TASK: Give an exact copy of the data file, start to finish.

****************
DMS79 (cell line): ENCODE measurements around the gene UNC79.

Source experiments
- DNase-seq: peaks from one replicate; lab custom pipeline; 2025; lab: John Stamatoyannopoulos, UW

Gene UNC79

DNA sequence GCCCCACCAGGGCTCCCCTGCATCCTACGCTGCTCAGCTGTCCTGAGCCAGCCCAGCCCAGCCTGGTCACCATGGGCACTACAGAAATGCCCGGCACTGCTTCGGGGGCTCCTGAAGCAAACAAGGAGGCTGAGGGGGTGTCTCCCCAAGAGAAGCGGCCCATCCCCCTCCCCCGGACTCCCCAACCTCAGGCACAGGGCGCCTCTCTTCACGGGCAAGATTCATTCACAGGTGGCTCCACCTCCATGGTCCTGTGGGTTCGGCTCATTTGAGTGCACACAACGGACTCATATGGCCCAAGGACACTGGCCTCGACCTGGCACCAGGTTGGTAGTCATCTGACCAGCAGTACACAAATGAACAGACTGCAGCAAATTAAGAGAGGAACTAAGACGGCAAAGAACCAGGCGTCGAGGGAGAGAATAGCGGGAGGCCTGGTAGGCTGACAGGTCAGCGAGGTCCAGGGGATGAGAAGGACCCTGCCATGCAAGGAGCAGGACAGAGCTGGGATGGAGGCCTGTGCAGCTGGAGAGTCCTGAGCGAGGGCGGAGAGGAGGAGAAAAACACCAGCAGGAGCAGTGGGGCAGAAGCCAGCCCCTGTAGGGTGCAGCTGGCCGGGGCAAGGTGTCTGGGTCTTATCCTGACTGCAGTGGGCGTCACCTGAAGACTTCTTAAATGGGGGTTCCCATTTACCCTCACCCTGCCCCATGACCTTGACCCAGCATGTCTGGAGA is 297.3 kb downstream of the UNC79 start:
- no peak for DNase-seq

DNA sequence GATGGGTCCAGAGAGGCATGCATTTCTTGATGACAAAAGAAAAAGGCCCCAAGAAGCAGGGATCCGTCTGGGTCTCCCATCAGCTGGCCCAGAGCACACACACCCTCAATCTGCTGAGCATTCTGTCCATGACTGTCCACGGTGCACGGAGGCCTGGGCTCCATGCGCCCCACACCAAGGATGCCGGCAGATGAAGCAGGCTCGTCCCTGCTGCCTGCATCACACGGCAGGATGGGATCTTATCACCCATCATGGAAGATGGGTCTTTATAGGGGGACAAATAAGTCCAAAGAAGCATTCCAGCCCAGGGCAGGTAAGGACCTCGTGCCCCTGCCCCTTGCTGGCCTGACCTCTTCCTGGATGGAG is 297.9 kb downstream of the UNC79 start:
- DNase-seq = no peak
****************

DMS79 (cell line): ENCODE measurements around the gene UNC79.

Source experiments
- DNase-seq: peaks from one replicate; lab custom pipeline; 2025; lab: John Stamatoyannopoulos, UW

Gene UNC79

DNA sequence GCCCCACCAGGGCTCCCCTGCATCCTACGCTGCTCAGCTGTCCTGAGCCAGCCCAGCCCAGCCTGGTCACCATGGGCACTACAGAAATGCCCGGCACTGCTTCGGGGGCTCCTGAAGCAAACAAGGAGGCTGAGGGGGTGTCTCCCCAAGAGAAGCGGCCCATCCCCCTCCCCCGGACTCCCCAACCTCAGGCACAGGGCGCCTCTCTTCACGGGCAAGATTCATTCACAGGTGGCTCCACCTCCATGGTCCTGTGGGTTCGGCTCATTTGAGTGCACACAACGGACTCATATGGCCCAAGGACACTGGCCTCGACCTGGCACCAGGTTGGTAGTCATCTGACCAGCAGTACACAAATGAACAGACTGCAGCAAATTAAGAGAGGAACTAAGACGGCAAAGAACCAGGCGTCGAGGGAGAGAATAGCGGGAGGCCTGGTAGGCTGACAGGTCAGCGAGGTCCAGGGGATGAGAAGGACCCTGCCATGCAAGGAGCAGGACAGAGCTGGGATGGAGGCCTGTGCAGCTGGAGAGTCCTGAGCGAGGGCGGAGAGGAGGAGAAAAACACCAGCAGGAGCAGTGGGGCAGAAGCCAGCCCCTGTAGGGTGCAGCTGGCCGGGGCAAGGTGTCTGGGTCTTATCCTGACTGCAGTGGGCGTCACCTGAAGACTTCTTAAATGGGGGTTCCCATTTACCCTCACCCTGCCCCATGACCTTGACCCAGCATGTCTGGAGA is 297.3 kb downstream of the UNC79 start:
- no peak for DNase-seq

DNA sequence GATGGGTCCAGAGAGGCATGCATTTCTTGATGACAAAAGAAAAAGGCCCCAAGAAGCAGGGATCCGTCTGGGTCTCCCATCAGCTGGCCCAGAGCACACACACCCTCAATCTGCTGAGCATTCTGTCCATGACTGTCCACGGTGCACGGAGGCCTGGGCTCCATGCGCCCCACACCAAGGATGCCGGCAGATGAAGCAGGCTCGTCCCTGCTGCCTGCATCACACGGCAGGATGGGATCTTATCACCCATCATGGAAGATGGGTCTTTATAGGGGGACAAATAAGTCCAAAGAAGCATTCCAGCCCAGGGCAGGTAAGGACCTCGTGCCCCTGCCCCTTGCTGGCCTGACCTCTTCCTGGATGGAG is 297.9 kb downstream of the UNC79 start:
- DNase-seq = no peak